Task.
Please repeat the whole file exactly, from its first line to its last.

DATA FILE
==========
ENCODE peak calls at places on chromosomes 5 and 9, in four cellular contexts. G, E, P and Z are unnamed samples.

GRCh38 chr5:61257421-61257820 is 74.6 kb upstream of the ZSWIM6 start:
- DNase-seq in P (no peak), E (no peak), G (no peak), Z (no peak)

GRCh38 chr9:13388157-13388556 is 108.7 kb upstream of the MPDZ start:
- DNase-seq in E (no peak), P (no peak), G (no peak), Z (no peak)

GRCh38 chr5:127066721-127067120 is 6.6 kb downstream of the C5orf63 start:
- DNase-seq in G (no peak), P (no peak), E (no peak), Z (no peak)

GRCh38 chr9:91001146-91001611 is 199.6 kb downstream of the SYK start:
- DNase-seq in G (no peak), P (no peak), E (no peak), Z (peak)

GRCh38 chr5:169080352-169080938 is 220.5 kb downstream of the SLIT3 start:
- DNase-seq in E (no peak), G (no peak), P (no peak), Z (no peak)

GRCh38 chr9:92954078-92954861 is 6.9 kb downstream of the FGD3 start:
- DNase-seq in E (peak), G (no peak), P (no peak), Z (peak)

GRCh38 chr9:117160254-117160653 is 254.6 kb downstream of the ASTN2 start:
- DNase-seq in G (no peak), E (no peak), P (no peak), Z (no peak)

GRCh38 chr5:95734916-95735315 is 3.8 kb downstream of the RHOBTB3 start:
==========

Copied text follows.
ENCODE peak calls at places on chromosomes 5 and 9, in four cellular contexts. G, E, P and Z are unnamed samples.

GRCh38 chr5:61257421-61257820 is 74.6 kb upstream of the ZSWIM6 start:
- DNase-seq in P (no peak), E (no peak), G (no peak), Z (no peak)

GRCh38 chr9:13388157-13388556 is 108.7 kb upstream of the MPDZ start:
- DNase-seq in E (no peak), P (no peak), G (no peak), Z (no peak)

GRCh38 chr5:127066721-127067120 is 6.6 kb downstream of the C5orf63 start:
- DNase-seq in G (no peak), P (no peak), E (no peak), Z (no peak)

GRCh38 chr9:91001146-91001611 is 199.6 kb downstream of the SYK start:
- DNase-seq in G (no peak), P (no peak), E (no peak), Z (peak)

GRCh38 chr5:169080352-169080938 is 220.5 kb downstream of the SLIT3 start:
- DNase-seq in E (no peak), G (no peak), P (no peak), Z (no peak)

GRCh38 chr9:92954078-92954861 is 6.9 kb downstream of the FGD3 start:
- DNase-seq in E (peak), G (no peak), P (no peak), Z (peak)

GRCh38 chr9:117160254-117160653 is 254.6 kb downstream of the ASTN2 start:
- DNase-seq in G (no peak), E (no peak), P (no peak), Z (no peak)

GRCh38 chr5:95734916-95735315 is 3.8 kb downstream of the RHOBTB3 start: